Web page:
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Jessica Cappi 6 December 2021

How planning can support the grieving process

This week is National Grief Awareness week, an annual event planned by the lovely folk at Good Grief Trust
Advance care planning

This week is National Grief Awareness week, an annual event planned by the lovely folk at @GoodGriefTrust. There’s no escaping grief when a loved one dies and through our work at Compassion in Dying we know that the dying experience of a loved one is inextricably linked to the grieving experience. Our busy information line supports callers to plan ahead for their end of life, but sadly we also hear lots of stories about the effect difficult end-of-life experiences have on those left behind.

When we ask people what is most important to them at the end of life, most of the responses are centred around family. We also know that when people have conversations about their end-of-life choices, and crucially record these in a legally binding way, family members are given much needed clarity about what you want, and can allow them to advocate for you if you are no longer able to speak for yourself.

Sadly, grieving is never going to be an easy process. However, we know based on calls to our information line, that there is a link between difficult end-of-life experiences and a more complicated grief process. The additional anguish people face when questioning what their loved one wanted at the end of life, along with conflicting views and inter-family disputes, are far more likely when there is no end-of-life planning in place.

In 2010 the BMJ reported findings from a study that shows family members whose deceased loved one had completed an Advance Care Plan had fewer symptoms of post-traumatic stress, depression and anxiety.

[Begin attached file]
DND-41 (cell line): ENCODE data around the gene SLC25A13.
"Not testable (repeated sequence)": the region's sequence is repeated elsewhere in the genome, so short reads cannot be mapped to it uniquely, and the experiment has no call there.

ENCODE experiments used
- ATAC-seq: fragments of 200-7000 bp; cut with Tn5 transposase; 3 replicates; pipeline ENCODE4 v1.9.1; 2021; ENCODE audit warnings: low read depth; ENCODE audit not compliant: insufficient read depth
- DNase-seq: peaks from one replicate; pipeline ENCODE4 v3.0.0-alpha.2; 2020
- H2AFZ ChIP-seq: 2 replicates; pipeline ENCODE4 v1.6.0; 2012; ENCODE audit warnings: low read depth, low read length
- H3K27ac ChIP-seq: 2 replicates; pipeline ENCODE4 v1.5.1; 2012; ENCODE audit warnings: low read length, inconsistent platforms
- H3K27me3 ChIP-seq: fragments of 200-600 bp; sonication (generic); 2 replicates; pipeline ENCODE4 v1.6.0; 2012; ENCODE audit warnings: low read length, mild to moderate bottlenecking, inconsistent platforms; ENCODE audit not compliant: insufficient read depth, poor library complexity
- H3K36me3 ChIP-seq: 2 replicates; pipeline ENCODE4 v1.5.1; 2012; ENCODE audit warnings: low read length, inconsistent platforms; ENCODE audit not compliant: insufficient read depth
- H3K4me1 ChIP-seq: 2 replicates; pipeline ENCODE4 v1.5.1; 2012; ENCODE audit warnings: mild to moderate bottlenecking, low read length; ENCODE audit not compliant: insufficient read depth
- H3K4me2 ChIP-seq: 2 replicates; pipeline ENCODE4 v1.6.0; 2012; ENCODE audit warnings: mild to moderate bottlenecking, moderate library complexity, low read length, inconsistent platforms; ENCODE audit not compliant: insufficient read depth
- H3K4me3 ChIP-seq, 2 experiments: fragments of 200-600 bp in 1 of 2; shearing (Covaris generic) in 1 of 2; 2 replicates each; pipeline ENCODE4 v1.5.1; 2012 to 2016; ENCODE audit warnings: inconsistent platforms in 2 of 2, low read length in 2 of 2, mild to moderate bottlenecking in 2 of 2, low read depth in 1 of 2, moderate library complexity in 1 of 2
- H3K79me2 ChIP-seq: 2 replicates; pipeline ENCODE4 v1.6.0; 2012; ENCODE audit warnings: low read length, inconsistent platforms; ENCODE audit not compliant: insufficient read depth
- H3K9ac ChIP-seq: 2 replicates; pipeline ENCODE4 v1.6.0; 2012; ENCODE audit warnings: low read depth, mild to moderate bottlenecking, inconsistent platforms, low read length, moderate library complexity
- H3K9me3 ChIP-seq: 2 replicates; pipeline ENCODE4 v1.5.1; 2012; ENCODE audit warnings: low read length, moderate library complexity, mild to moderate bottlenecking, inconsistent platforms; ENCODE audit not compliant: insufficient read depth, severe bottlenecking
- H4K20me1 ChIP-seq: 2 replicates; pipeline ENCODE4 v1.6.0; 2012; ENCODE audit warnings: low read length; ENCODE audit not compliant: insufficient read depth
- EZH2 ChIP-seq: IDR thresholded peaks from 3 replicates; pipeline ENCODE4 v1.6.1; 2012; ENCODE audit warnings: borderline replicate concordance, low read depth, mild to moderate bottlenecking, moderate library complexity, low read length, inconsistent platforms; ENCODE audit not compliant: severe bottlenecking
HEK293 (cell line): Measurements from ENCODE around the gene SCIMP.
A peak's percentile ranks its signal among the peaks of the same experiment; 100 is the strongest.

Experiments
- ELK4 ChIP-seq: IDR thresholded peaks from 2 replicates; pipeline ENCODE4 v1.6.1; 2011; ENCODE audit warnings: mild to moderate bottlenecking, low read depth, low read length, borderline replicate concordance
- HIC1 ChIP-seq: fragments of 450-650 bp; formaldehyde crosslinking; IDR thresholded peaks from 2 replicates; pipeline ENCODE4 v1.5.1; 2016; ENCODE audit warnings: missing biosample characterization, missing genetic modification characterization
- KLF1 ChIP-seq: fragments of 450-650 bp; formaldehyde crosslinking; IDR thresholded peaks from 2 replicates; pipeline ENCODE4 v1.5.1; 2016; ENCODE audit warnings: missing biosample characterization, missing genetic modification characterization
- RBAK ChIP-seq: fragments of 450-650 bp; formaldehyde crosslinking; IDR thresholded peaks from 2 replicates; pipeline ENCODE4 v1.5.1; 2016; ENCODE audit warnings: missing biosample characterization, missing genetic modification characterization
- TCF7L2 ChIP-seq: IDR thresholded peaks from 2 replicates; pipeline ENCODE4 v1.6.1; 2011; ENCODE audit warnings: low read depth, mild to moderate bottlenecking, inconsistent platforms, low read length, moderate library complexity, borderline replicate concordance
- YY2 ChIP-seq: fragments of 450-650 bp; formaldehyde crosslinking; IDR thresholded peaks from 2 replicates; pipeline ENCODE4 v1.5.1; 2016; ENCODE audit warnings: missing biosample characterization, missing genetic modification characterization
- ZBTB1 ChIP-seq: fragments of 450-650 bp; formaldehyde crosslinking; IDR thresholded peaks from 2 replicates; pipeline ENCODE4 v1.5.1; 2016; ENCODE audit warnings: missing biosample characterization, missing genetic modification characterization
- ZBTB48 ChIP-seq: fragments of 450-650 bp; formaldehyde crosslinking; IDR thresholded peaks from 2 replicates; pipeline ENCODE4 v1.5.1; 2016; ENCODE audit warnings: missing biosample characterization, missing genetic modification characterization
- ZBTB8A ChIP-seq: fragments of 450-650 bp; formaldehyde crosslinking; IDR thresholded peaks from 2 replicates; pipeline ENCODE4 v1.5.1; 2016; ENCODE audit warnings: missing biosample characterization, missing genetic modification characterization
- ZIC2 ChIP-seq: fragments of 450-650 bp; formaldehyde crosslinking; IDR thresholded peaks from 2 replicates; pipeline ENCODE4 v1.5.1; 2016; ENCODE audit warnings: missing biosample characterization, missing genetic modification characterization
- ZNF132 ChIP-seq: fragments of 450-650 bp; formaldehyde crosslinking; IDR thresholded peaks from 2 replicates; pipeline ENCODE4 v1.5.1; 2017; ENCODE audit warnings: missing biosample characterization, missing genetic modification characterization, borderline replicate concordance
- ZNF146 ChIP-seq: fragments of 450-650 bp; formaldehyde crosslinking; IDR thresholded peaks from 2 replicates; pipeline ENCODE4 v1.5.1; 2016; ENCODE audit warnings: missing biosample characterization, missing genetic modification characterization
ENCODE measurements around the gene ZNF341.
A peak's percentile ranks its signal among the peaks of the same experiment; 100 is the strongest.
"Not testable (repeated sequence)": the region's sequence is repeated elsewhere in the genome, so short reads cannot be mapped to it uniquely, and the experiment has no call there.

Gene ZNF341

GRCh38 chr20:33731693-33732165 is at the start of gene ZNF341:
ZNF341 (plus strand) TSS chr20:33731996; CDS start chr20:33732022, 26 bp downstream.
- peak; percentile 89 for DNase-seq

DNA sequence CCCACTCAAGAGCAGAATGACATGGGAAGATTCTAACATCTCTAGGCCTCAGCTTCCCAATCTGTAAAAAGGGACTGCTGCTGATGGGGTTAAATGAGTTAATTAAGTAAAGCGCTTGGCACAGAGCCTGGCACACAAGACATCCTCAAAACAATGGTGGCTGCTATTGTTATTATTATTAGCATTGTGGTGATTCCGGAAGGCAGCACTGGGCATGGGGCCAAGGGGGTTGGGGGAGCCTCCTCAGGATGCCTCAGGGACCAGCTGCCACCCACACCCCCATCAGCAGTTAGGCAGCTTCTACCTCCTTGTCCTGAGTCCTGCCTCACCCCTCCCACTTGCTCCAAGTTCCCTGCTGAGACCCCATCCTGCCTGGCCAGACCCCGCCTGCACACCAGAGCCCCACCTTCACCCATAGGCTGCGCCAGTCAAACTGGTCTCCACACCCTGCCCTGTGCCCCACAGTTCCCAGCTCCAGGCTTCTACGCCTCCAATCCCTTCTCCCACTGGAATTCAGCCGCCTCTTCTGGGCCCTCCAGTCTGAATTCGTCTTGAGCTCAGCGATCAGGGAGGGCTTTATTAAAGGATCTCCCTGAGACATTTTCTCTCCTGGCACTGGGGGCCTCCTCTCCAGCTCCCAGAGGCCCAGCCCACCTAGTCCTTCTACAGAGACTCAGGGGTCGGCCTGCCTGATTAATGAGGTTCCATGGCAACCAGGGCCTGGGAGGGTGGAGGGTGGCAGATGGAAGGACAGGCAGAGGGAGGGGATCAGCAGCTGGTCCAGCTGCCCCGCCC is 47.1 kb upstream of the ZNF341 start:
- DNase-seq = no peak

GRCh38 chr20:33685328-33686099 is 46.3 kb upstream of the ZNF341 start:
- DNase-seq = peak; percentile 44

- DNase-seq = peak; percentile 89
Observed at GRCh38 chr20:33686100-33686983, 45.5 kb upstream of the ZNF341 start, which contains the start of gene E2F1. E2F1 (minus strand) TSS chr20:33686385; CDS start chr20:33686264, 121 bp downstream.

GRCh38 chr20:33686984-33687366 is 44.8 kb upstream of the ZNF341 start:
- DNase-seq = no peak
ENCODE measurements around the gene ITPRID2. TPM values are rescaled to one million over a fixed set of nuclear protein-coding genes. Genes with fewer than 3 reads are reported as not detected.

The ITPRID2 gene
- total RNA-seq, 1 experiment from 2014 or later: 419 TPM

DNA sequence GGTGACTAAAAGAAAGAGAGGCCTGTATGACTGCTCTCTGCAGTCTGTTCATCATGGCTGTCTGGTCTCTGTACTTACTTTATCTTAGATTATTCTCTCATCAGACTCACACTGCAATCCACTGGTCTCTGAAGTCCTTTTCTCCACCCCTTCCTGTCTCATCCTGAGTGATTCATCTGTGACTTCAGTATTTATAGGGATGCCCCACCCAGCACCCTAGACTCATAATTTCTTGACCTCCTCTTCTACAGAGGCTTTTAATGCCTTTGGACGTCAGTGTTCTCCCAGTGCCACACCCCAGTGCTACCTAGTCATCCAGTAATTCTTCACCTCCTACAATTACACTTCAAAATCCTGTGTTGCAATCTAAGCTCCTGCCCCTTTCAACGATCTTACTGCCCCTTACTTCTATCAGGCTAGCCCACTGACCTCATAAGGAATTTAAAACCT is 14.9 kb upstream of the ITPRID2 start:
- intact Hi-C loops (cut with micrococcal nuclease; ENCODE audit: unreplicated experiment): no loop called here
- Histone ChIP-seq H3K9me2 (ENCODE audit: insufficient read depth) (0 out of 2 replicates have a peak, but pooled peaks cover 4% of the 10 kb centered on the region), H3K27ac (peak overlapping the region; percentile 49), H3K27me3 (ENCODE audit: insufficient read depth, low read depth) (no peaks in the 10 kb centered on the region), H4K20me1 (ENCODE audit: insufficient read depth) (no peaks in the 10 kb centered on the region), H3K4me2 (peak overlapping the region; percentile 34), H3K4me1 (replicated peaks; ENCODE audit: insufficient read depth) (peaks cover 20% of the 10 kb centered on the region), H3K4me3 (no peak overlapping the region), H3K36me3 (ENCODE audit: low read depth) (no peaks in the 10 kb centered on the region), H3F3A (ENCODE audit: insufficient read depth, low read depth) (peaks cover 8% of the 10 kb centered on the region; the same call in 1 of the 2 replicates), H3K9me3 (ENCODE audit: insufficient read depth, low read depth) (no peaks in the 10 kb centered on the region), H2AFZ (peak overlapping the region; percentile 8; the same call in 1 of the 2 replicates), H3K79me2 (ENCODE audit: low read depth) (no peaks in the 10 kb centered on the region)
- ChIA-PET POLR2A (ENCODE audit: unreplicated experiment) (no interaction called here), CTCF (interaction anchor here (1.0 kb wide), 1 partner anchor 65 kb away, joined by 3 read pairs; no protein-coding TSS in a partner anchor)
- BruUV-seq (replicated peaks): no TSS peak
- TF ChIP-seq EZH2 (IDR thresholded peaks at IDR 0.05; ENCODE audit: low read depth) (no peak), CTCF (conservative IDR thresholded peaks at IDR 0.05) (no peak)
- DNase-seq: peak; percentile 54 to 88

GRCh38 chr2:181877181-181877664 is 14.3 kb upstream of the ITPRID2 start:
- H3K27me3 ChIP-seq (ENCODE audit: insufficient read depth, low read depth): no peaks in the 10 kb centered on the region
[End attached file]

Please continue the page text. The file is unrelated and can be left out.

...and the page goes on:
Esther Ramsey-Jones is a Psychotherapist and a mother of two. She kindly shared her story with us:

“My mother sadly died of brain cancer two years ago, but it was peaceful, dignified and free of unwanted hospital admissions or medical interventions because she had made her wishes clear to us and to her doctors soon after her diagnosis. When a loved one has an advance care plan it allows you to support the voice of someone who is dying, and it means their death, while still very sad, is less of a haunting. It is a sort of paradox; you are still grieving of course, but you also feel you gave them a gift by respecting who they were as a person and what they wanted at the end. I hope we can do the same for my dad when the time comes.”

Esther Ramsey-Jones

Of course, planning ahead can help the grieving process, but it can’t make it go away. Christmas can be an especially tough time of the year for those who are suffering a bereavement, and we wanted to make you aware of some amazing organisations that can give you support, advice and guidance:

Get in touch today

We can support you to make your future care and treatment wishes known for free. Contact us:

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